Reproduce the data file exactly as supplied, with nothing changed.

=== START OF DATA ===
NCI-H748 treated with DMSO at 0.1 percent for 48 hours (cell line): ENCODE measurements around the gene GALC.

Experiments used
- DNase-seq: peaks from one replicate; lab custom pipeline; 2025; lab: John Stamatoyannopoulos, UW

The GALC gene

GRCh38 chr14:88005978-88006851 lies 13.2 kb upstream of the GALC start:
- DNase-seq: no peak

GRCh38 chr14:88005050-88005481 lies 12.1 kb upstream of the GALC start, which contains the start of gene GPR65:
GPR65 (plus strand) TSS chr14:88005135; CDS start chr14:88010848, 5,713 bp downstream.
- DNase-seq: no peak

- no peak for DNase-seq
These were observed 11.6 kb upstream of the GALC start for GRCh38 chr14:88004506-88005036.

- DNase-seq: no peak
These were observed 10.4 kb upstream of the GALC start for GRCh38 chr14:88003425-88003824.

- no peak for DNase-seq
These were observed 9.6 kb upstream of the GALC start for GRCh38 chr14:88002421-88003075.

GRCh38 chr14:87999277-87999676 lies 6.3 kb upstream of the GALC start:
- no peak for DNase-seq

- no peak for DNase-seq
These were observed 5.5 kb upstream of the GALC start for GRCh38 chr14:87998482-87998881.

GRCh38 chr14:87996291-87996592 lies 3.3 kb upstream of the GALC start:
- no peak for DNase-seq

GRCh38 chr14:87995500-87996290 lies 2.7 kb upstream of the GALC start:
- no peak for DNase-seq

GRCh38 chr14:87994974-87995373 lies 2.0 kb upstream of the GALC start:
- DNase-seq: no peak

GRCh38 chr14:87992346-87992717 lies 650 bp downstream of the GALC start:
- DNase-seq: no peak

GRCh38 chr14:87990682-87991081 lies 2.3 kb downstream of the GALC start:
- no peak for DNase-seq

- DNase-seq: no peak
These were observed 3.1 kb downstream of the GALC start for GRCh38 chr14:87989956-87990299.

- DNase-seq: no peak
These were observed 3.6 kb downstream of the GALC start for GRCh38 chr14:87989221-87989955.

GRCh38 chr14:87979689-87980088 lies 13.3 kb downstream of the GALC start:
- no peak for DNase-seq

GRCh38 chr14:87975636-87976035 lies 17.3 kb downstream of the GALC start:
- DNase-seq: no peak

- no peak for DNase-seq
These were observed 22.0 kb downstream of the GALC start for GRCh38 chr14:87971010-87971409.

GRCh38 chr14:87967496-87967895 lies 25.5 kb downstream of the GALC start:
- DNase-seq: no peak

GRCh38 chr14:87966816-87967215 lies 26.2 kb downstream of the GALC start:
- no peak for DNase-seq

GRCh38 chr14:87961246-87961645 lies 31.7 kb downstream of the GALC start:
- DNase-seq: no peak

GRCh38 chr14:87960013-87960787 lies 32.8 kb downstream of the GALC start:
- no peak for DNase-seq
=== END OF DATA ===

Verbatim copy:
NCI-H748 treated with DMSO at 0.1 percent for 48 hours (cell line): ENCODE measurements around the gene GALC.

Experiments used
- DNase-seq: peaks from one replicate; lab custom pipeline; 2025; lab: John Stamatoyannopoulos, UW

The GALC gene

GRCh38 chr14:88005978-88006851 lies 13.2 kb upstream of the GALC start:
- DNase-seq: no peak

GRCh38 chr14:88005050-88005481 lies 12.1 kb upstream of the GALC start, which contains the start of gene GPR65:
GPR65 (plus strand) TSS chr14:88005135; CDS start chr14:88010848, 5,713 bp downstream.
- DNase-seq: no peak

- no peak for DNase-seq
These were observed 11.6 kb upstream of the GALC start for GRCh38 chr14:88004506-88005036.

- DNase-seq: no peak
These were observed 10.4 kb upstream of the GALC start for GRCh38 chr14:88003425-88003824.

- no peak for DNase-seq
These were observed 9.6 kb upstream of the GALC start for GRCh38 chr14:88002421-88003075.

GRCh38 chr14:87999277-87999676 lies 6.3 kb upstream of the GALC start:
- no peak for DNase-seq

- no peak for DNase-seq
These were observed 5.5 kb upstream of the GALC start for GRCh38 chr14:87998482-87998881.

GRCh38 chr14:87996291-87996592 lies 3.3 kb upstream of the GALC start:
- no peak for DNase-seq

GRCh38 chr14:87995500-87996290 lies 2.7 kb upstream of the GALC start:
- no peak for DNase-seq

GRCh38 chr14:87994974-87995373 lies 2.0 kb upstream of the GALC start:
- DNase-seq: no peak

GRCh38 chr14:87992346-87992717 lies 650 bp downstream of the GALC start:
- DNase-seq: no peak

GRCh38 chr14:87990682-87991081 lies 2.3 kb downstream of the GALC start:
- no peak for DNase-seq

- DNase-seq: no peak
These were observed 3.1 kb downstream of the GALC start for GRCh38 chr14:87989956-87990299.

- DNase-seq: no peak
These were observed 3.6 kb downstream of the GALC start for GRCh38 chr14:87989221-87989955.

GRCh38 chr14:87979689-87980088 lies 13.3 kb downstream of the GALC start:
- no peak for DNase-seq

GRCh38 chr14:87975636-87976035 lies 17.3 kb downstream of the GALC start:
- DNase-seq: no peak

- no peak for DNase-seq
These were observed 22.0 kb downstream of the GALC start for GRCh38 chr14:87971010-87971409.

GRCh38 chr14:87967496-87967895 lies 25.5 kb downstream of the GALC start:
- DNase-seq: no peak

GRCh38 chr14:87966816-87967215 lies 26.2 kb downstream of the GALC start:
- no peak for DNase-seq

GRCh38 chr14:87961246-87961645 lies 31.7 kb downstream of the GALC start:
- DNase-seq: no peak

GRCh38 chr14:87960013-87960787 lies 32.8 kb downstream of the GALC start:
- no peak for DNase-seq